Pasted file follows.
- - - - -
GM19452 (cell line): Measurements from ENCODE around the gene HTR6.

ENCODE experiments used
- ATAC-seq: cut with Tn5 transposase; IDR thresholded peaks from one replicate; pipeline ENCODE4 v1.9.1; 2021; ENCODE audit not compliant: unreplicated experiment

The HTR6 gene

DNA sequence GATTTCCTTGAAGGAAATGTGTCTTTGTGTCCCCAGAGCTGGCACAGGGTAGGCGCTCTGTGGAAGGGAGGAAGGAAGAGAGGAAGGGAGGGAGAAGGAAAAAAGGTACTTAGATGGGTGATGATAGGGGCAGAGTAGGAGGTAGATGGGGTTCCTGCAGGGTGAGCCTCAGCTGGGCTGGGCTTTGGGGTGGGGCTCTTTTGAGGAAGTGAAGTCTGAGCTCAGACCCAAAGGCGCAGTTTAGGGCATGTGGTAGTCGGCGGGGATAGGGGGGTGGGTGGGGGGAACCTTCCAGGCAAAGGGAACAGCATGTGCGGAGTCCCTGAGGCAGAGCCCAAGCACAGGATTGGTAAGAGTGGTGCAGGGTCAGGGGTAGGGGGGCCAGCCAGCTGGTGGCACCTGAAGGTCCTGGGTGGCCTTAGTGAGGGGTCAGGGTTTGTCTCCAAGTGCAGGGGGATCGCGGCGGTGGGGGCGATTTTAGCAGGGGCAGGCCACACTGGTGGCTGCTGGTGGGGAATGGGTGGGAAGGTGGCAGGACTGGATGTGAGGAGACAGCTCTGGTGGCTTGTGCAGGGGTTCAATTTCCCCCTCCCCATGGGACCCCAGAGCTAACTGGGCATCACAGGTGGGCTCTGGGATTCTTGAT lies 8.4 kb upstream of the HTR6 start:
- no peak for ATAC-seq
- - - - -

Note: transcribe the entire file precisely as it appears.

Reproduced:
GM19452 (cell line): Measurements from ENCODE around the gene HTR6.

ENCODE experiments used
- ATAC-seq: cut with Tn5 transposase; IDR thresholded peaks from one replicate; pipeline ENCODE4 v1.9.1; 2021; ENCODE audit not compliant: unreplicated experiment

The HTR6 gene

DNA sequence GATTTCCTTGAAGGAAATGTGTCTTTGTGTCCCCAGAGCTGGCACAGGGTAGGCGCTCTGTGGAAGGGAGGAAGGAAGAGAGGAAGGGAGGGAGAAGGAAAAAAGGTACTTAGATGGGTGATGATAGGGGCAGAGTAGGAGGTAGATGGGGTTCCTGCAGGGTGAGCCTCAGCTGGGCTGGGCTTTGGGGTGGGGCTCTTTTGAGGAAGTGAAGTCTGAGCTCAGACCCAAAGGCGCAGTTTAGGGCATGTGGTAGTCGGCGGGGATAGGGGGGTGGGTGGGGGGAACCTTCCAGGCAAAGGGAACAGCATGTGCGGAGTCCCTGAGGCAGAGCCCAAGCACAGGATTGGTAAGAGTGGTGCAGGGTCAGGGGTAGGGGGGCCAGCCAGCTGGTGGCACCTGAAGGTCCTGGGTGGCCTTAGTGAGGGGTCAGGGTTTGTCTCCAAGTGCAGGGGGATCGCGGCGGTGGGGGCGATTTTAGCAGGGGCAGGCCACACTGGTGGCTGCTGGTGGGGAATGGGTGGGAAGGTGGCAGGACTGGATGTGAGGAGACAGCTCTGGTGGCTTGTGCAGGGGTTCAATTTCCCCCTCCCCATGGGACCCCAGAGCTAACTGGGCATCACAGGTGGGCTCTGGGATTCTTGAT lies 8.4 kb upstream of the HTR6 start:
- no peak for ATAC-seq